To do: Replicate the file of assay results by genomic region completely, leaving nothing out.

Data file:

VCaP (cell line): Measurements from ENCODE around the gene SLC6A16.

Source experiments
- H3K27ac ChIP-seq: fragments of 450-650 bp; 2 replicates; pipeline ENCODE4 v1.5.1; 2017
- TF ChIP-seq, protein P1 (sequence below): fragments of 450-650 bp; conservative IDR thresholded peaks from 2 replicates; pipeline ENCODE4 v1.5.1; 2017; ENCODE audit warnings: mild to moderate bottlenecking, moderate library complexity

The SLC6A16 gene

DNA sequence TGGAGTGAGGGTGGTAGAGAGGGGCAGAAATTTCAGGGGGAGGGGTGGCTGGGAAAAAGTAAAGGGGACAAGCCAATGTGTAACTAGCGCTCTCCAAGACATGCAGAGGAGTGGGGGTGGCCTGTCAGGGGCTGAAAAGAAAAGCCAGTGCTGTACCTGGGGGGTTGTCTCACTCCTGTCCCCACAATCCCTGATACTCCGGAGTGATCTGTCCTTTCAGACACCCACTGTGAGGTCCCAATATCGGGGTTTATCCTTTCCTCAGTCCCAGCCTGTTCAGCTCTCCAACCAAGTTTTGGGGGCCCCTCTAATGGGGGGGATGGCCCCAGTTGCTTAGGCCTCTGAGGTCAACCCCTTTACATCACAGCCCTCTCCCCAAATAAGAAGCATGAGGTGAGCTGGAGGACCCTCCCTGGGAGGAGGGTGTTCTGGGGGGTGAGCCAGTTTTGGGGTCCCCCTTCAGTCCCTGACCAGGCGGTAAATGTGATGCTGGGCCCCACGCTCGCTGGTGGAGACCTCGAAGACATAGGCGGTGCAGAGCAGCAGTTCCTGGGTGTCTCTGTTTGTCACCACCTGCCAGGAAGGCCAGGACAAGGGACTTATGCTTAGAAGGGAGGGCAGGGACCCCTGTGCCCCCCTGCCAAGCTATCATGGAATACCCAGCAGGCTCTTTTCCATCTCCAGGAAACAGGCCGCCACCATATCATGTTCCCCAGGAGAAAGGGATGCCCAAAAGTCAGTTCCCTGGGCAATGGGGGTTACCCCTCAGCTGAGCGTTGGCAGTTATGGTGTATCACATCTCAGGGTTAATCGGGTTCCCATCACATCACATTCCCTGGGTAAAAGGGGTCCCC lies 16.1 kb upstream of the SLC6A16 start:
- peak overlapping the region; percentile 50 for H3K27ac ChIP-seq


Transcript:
VCaP (cell line): Measurements from ENCODE around the gene SLC6A16.

Source experiments
- H3K27ac ChIP-seq: fragments of 450-650 bp; 2 replicates; pipeline ENCODE4 v1.5.1; 2017
- TF ChIP-seq, protein P1 (sequence below): fragments of 450-650 bp; conservative IDR thresholded peaks from 2 replicates; pipeline ENCODE4 v1.5.1; 2017; ENCODE audit warnings: mild to moderate bottlenecking, moderate library complexity

The SLC6A16 gene

DNA sequence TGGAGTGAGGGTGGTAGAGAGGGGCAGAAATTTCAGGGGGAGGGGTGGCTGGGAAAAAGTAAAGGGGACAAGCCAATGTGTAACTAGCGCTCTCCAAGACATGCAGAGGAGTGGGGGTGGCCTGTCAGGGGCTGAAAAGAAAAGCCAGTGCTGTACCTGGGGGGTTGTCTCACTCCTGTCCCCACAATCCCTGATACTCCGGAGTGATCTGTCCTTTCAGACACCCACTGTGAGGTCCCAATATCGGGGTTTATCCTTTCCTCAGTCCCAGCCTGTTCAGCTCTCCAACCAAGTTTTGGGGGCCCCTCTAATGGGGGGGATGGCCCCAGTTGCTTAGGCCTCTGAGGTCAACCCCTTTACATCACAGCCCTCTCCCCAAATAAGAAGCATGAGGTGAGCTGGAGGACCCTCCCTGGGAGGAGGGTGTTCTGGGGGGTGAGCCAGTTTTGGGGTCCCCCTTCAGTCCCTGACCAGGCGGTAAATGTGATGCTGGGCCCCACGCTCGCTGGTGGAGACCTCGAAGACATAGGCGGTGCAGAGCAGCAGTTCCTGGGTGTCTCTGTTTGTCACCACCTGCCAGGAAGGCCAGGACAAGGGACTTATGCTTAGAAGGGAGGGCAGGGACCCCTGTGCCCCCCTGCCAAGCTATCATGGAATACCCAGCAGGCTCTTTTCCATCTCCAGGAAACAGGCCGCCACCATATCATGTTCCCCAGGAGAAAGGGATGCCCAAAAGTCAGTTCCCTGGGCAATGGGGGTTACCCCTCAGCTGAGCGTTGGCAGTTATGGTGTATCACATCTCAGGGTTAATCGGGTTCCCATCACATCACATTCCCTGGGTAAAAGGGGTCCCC lies 16.1 kb upstream of the SLC6A16 start:
- peak overlapping the region; percentile 50 for H3K27ac ChIP-seq